The Mountaintop

Published October 13, 2016

What’s it all about?

Katori Hall’s The Mountaintop was last in London in 2009, at the Trafalgar Studios, and went on to win the Olivier Award for Best New Play. Now revived at The Young Vic, it’s a fictional account of an evening in 1968, the day before Dr. Martin Luther King Jr. was assassinated. Set in a hotel room in Memphis, a visibly drained Dr. King has just finished delivering his ‘I’ve been to the mountaintop’ speech. Enter Camae, a feisty, cussing maid. As flirtatious talk turns to more serious debate, it is revealed that Camae knows much more about Dr. King than she’s letting on, and all is not as it appears.  

Who’s in it?

Never leaving the intimate hotel room set is Gbolahan Obisesan and Ronke Adekoluejo. Ronke is wonderful as the smart and sexy Camae, and Gbolahan nails the side of Dr. King that that we are given access to – the flawed, chain-smoking, self-doubting man – yet remains wholly believable as the preacher and activist who delivers powerful speeches and leads marches.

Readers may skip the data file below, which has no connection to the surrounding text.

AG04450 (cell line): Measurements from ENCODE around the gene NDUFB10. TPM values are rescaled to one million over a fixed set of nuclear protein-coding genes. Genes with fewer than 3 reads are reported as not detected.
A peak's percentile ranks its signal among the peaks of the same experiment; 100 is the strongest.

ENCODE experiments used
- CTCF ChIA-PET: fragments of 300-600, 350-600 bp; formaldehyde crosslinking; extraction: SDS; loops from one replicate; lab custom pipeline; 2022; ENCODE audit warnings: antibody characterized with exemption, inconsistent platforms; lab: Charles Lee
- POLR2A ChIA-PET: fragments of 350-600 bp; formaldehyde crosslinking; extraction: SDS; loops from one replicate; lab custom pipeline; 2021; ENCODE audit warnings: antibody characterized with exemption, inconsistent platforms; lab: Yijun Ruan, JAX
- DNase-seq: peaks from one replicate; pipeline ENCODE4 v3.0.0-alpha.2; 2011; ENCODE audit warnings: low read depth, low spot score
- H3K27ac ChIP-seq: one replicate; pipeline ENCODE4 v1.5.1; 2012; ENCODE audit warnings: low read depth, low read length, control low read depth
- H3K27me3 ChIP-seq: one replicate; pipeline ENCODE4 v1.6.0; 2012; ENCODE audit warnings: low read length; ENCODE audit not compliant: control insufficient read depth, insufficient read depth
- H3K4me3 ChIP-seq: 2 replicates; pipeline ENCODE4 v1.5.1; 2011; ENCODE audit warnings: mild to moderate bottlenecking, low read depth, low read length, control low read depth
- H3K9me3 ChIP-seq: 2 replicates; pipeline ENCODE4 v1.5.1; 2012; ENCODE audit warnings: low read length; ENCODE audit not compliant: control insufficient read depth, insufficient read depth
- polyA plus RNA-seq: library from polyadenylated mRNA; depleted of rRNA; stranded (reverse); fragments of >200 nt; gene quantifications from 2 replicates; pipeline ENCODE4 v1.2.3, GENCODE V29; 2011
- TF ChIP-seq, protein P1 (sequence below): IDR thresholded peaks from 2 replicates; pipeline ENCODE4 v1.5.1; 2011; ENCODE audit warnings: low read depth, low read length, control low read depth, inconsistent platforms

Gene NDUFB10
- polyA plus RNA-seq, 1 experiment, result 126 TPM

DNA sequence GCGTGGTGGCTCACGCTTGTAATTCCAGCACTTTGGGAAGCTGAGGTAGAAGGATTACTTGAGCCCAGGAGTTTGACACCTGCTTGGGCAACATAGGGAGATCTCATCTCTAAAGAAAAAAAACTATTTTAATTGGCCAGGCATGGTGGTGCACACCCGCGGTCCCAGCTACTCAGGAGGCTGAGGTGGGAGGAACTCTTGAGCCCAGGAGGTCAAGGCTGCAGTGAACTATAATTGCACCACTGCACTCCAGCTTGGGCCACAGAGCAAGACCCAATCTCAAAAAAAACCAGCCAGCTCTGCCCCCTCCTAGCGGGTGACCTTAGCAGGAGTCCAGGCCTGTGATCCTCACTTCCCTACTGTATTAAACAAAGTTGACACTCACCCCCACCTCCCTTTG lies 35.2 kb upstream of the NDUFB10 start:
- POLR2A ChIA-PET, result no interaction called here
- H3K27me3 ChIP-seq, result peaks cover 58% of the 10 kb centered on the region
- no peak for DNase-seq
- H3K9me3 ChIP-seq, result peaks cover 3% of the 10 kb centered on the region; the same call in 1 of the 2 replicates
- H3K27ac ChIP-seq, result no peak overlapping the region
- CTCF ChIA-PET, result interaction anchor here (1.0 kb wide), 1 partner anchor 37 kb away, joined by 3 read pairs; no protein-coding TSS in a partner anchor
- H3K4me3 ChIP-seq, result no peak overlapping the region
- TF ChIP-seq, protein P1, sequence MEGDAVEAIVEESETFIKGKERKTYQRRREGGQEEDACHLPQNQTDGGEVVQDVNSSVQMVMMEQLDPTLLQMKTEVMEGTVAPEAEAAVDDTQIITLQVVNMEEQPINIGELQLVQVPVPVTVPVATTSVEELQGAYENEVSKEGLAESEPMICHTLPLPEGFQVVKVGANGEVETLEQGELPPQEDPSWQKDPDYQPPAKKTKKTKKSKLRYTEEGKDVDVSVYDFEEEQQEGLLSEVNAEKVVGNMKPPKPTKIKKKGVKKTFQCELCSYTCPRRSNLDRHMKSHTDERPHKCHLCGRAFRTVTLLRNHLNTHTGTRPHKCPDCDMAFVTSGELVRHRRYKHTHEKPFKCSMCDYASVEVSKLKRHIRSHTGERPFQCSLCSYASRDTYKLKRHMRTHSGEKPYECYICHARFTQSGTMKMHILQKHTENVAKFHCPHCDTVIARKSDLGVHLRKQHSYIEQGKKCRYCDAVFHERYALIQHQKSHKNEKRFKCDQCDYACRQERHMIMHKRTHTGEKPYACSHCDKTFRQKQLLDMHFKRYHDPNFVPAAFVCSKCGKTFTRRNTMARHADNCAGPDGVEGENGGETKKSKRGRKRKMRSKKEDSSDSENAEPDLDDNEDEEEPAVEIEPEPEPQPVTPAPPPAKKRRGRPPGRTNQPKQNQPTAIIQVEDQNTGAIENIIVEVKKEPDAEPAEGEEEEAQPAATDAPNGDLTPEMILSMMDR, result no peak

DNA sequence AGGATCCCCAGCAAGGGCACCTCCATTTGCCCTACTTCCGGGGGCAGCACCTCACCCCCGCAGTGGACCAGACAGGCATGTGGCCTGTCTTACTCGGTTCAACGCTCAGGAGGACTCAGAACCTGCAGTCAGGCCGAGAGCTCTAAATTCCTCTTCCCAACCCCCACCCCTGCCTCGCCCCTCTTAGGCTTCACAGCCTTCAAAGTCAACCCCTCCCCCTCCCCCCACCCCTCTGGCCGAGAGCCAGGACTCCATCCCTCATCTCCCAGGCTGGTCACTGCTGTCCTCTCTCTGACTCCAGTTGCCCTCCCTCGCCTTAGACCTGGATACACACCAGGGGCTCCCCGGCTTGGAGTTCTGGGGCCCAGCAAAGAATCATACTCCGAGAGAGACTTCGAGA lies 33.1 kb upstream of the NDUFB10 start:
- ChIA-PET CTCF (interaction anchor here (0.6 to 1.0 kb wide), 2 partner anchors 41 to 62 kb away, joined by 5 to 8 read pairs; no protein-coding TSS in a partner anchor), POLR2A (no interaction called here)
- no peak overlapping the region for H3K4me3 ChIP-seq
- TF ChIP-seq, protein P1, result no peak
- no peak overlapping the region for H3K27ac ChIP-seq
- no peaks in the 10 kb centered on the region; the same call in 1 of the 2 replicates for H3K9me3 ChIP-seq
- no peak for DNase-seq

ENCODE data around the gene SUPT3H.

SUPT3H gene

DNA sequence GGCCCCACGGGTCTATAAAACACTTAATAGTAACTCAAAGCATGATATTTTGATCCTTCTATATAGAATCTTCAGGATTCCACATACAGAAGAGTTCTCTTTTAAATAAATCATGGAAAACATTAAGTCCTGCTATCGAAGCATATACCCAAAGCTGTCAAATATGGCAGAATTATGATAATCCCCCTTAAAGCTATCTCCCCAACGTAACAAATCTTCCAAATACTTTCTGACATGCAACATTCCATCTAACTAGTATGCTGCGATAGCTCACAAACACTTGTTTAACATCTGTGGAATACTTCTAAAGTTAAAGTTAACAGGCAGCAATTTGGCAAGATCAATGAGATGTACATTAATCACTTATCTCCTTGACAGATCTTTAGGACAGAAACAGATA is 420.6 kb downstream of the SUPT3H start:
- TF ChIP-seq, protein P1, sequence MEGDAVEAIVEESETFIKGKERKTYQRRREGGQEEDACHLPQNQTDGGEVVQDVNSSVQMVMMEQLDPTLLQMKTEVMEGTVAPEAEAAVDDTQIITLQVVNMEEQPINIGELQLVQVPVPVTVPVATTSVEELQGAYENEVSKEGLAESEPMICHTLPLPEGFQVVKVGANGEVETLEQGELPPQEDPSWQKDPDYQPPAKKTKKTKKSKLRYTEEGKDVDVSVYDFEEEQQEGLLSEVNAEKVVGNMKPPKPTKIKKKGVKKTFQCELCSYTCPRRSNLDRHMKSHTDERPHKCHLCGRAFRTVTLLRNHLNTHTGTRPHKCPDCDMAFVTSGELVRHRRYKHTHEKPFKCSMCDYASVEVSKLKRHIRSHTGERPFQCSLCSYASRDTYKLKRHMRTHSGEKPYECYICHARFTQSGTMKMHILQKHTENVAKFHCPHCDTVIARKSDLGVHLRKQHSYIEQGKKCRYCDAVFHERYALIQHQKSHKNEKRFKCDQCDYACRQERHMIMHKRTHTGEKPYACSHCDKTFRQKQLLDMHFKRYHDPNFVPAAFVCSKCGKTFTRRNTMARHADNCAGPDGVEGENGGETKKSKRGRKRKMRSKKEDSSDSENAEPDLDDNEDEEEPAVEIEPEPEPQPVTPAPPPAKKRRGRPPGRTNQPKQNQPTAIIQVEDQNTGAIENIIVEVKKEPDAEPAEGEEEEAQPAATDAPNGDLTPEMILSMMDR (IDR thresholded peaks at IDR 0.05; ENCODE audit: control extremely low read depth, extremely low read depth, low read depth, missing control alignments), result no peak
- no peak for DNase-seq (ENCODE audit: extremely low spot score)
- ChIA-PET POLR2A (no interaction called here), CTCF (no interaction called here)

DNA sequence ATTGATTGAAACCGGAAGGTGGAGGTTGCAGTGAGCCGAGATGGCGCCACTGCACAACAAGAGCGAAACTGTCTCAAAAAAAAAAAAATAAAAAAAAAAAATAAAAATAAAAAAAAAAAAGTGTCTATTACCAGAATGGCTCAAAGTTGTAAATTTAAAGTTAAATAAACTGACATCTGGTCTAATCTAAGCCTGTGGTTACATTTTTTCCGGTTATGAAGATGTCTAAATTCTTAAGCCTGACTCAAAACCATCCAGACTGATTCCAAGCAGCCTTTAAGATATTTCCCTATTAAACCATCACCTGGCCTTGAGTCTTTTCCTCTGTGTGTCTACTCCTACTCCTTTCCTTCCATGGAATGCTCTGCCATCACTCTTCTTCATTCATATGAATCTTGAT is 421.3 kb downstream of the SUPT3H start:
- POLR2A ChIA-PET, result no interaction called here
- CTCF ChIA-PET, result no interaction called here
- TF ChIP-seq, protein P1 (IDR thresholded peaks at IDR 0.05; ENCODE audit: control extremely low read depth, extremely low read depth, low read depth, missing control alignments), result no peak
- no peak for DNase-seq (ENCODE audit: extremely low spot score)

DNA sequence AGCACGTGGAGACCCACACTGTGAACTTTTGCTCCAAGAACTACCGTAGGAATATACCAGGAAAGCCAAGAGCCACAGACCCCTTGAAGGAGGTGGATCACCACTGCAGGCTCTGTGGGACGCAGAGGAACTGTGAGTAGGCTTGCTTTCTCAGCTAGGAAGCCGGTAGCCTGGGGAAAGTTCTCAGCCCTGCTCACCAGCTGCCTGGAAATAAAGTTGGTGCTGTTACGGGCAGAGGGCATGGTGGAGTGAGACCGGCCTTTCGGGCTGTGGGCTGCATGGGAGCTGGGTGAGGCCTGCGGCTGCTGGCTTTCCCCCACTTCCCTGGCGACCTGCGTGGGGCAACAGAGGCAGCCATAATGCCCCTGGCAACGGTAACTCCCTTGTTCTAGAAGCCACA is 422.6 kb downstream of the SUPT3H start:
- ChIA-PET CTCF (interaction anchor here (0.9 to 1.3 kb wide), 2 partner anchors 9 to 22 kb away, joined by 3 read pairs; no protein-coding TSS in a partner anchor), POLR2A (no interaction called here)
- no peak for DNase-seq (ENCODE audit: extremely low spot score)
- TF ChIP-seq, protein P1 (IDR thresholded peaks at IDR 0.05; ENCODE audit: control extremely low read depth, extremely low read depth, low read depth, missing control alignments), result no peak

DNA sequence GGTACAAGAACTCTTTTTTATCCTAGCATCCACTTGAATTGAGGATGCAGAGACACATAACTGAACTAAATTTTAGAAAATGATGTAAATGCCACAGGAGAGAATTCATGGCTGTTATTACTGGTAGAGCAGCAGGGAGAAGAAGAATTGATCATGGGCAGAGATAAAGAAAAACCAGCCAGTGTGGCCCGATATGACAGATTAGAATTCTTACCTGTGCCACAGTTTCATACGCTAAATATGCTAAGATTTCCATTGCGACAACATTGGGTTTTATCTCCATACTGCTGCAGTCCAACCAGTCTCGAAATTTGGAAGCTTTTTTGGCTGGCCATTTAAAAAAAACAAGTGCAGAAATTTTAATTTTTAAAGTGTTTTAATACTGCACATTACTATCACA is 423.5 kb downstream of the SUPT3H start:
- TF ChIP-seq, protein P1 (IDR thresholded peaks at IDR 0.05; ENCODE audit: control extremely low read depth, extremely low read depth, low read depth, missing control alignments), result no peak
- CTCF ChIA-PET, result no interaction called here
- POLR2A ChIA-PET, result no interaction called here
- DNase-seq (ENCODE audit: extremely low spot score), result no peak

What should I look out for?

The shift in the play when Camae’s true identity is revealed in an unexpected twist. Whilst becoming far more intense and focussed, Katori’s writing never loses its humorous touch, an impressive feat given the topics of God, death, and equality.

The final scene, as, against a backdrop of powerful images, Camae takes the audience through iconic moments in US history, from Dr. King’s assassination right up to the present day Presidential battle between Trump and Clinton. It’s impossible not to be deeply moved, and sobered by quite how far we still have to go in the battle for equality and peace.

What’s being said on Twitter?

In a nutshell?

Simultaneously devastating and joyful, The Mountaintop is a profound and important play that will stay with you long after leaving the theatre.

Information on tickets for the show can be found on The Young Vic website.